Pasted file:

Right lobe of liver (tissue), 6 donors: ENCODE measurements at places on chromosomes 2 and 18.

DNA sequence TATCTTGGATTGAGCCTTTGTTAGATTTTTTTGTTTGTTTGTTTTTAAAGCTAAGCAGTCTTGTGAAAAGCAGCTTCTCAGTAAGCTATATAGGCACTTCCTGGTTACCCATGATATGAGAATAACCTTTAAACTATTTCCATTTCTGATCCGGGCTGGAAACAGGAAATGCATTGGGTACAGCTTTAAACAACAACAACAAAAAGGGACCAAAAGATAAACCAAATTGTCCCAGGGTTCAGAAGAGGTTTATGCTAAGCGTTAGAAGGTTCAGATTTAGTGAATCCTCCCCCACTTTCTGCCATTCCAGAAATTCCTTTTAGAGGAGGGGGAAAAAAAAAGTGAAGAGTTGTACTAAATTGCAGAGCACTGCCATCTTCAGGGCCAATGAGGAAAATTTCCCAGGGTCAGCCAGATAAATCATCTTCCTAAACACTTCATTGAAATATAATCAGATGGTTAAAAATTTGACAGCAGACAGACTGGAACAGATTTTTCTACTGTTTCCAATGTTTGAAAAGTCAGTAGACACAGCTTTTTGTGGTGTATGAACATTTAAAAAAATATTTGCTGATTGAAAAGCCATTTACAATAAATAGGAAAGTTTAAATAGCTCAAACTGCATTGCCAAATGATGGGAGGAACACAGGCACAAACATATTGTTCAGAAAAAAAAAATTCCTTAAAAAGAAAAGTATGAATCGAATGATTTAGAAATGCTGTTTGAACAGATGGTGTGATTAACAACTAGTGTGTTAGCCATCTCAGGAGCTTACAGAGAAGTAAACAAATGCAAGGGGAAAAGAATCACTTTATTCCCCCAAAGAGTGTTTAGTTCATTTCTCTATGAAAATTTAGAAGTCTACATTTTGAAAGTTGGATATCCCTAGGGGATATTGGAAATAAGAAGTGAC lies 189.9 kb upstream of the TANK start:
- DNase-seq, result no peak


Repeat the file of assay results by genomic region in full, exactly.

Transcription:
Right lobe of liver (tissue), 6 donors: ENCODE measurements at places on chromosomes 2 and 18.

DNA sequence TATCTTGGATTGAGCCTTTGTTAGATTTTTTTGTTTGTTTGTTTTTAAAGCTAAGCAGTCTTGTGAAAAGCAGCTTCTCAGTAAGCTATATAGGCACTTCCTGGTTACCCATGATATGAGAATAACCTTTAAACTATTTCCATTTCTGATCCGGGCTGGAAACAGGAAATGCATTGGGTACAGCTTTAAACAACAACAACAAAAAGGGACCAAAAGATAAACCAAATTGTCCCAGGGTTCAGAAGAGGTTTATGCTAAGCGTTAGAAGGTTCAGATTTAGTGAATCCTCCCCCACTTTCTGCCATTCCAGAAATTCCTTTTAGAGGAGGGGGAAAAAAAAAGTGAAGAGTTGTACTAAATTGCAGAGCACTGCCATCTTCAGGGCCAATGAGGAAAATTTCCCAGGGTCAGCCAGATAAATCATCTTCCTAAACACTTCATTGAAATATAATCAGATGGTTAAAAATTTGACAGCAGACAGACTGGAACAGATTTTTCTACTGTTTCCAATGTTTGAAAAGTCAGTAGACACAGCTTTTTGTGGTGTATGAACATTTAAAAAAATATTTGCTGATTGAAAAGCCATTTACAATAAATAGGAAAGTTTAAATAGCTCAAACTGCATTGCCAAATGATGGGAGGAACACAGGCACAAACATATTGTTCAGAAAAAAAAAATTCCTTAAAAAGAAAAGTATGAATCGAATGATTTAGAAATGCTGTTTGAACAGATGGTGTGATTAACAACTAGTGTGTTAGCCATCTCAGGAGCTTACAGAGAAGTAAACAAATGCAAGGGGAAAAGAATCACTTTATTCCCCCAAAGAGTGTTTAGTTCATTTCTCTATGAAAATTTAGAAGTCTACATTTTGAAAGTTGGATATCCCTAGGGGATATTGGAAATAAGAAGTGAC lies 189.9 kb upstream of the TANK start:
- DNase-seq, result no peak